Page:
AIDS and Behavior

, Volume 20, Issue 5, pp 977–986 | Cite as

Structural Barriers to Antiretroviral Therapy Among Sex Workers Living with HIV: Findings of a Longitudinal Study in Vancouver, Canada

  • Shira M. Goldenberg
  • Julio Montaner
  • Putu Duff
  • Paul Nguyen
  • Sabina Dobrer
  • Silvia Guillemi
  • Kate Shannon
Original Paper


In light of limited data on structural determinants of access and retention in antiretroviral therapy (ART) among sex workers, we examined structural correlates of ART use among sex workers living with HIV over time. Longitudinal data were drawn from a cohort of 646 female sex workers in Vancouver, Canada (2010–2012) and linked pharmacy records on ART dispensation. We used logistic regression with generalized estimating equations (GEE) to examine correlates of gaps in ART use (i.e., treatment interruptions or delayed ART initiation), among HIV seropositive participants (n = 74). Over a 2.5-year period, 37.8 % of participants experienced gaps in ART use (i.e., no ART dispensed in a 6-month period). In a multivariable GEE model, younger age, migration/mobility, incarceration, and non-injection drug use independently correlated with gaps in ART use. In spite of successes scaling-up ART in British Columbia, younger, mobile, or incarcerated sex workers face persistent gaps in access and retention irrespective of drug use. Community-based, tailored interventions to scale-up entry and retention in ART for sex workers should be further explored in this setting.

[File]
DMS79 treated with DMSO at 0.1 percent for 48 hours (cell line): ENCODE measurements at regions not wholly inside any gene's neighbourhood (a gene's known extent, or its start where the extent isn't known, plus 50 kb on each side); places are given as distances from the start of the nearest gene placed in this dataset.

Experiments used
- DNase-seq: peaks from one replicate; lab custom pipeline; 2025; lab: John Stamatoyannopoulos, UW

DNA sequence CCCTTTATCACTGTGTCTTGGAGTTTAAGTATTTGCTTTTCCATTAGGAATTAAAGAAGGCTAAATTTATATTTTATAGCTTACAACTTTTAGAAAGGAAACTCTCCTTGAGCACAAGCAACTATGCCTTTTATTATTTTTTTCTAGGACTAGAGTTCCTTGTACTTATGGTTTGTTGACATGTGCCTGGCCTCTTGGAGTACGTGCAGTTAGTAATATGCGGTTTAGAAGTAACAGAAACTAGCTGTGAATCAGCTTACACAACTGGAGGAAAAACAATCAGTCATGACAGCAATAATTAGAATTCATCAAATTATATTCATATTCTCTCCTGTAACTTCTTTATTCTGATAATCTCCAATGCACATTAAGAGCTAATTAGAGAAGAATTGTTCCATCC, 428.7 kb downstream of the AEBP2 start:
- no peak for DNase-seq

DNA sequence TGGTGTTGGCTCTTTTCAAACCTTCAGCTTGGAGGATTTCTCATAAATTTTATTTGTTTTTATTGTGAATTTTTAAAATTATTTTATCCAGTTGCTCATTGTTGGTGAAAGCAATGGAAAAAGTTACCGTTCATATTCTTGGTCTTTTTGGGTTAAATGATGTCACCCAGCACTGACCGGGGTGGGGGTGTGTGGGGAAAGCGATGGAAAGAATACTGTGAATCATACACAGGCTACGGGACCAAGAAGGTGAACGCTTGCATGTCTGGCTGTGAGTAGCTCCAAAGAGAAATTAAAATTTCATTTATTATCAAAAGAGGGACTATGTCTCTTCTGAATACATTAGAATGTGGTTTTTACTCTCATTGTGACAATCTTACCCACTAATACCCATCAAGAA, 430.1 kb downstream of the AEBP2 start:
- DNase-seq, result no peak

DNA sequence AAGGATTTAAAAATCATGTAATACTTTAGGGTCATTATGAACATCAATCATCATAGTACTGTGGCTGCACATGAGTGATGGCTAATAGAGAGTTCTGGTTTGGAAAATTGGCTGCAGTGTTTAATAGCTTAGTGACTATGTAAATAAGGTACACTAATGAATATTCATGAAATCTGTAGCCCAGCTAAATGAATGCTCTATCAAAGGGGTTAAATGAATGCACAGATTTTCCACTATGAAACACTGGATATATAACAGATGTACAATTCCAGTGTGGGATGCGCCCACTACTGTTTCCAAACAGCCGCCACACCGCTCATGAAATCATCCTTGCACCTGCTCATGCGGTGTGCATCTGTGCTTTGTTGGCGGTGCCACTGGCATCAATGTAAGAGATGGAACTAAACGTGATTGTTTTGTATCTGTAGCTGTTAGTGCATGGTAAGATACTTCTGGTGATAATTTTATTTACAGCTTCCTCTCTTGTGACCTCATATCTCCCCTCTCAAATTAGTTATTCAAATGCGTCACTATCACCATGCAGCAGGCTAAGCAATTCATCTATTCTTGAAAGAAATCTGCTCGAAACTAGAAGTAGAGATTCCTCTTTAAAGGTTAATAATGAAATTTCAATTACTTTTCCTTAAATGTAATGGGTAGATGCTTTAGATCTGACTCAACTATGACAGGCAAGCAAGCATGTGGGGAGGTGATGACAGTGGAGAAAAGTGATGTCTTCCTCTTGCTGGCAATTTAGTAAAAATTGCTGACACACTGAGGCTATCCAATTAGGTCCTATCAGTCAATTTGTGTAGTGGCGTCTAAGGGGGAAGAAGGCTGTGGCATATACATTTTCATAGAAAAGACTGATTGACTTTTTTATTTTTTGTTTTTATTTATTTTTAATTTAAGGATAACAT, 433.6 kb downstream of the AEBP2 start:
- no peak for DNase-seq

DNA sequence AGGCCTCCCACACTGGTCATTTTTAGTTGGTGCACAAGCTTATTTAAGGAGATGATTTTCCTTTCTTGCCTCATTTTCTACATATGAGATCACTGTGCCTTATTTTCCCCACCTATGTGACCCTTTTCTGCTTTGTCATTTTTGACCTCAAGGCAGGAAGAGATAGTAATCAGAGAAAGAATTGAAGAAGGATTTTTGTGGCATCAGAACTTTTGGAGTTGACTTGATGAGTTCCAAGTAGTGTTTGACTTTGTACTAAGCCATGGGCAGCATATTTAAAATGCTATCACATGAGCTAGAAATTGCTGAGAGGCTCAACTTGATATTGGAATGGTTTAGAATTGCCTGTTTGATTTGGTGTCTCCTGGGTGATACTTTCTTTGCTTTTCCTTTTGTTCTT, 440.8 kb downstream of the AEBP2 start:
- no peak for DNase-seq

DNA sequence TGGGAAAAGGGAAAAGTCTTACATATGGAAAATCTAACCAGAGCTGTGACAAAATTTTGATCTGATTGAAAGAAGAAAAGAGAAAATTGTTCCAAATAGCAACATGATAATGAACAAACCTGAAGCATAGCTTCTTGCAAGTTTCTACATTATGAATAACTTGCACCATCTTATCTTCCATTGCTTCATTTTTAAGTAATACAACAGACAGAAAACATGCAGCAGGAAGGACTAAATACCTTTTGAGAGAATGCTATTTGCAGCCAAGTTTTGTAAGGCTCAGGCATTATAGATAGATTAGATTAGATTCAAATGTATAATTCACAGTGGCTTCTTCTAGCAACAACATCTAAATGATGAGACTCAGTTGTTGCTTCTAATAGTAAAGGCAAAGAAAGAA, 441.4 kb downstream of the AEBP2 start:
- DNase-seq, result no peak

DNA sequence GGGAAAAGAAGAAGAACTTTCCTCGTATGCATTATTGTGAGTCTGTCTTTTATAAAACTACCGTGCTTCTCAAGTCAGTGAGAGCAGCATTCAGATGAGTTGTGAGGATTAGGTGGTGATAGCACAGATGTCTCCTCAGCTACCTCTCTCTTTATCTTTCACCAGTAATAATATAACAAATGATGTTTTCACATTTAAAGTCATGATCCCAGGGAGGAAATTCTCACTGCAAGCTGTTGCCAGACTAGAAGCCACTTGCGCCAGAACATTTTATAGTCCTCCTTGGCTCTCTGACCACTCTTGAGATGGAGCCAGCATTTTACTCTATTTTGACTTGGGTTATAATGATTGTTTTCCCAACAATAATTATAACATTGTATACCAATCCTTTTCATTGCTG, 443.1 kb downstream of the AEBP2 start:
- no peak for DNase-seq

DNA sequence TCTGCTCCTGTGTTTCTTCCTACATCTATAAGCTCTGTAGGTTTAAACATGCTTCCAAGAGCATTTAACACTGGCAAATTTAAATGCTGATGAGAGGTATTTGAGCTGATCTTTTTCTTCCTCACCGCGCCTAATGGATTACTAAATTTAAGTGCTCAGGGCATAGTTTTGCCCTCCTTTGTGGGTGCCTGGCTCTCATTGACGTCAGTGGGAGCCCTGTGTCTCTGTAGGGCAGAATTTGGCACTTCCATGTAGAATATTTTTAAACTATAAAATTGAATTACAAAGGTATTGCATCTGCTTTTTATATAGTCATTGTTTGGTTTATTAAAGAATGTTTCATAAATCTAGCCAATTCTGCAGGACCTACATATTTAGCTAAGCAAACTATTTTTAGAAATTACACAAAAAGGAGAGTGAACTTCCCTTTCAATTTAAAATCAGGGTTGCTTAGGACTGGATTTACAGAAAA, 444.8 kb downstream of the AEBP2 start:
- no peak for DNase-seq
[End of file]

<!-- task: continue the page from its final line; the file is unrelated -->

Antiretroviral therapy Sex workers Structural factors HIV/AIDS Migration 



We thank all those who contributed their time and expertise to this project, including participants, partner agencies, and the AESHA Community Advisory Board. We wish to acknowledge Sarah Allan, Ofer Amram, Eva Breternitz, Jill Chettiar, Kathleen Deering, Sabina Dobrer, Julia Homer, Rhiannon Hughes, Emily Leake, Jane Li, Vivian Liu, Sylvia Machat, Meenakshi Mannoe, Jen Morris, Paul Nguyen, Rachel Nicoletti, Tina Ok, Saba Tadesse-Lee, Chrissy Taylor, Brittney Udall, Peter Vann, Gina Willis, and Jingfei Zhang for their research and administrative support. This research was supported by operating Grants from the US National Institutes of Health (R01DA028648), the Canadian Institutes of Health Research (CIHR) (HHP-98835) CIHR/Public Health Agency of Canada (HEB-330155), and MAC AIDS. KS is supported by a Canada Research Chair in Global Sexual Health and HIV/AIDS and the Michael Smith Foundation for Health Research. JM is supported with Grants paid to his institution by the British Columbia Ministry of Health. He has also received limited unrestricted funding, through his institution, from Abbvie, Bristol-Myers Squibb, Gilead Sciences, Janssen, Merck, and ViiV Healthcare.


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Copyright information

© Springer Science+Business Media New York 2015

Authors and Affiliations

  • Shira M. Goldenberg
    • 1
    • 5
  • Julio Montaner
    • 2
    • 3
  • Putu Duff
    • 1
    • 2
  • Paul Nguyen
    • 2
    • 3
  • Sabina Dobrer
    • 2
    • 3
  • Silvia Guillemi
    • 2
    • 4
  • Kate Shannon
    • 1
    • 2
  1. 1.Gender and Sexual Health Initiative, British Columbia Centre for Excellence in HIV/AIDSVancouverCanada
  2. 2.Department of MedicineUniversity of British ColumbiaVancouverCanada
  3. 3.British Columbia Centre for Excellence in HIV/AIDSVancouverCanada
  4. 4.Clinical Education and Training Program, British Columbia Centre for Excellence in HIV/AIDSVancouverCanada
  5. 5.Faculty of Health SciencesSimon Fraser UniversityBurnabyCanada

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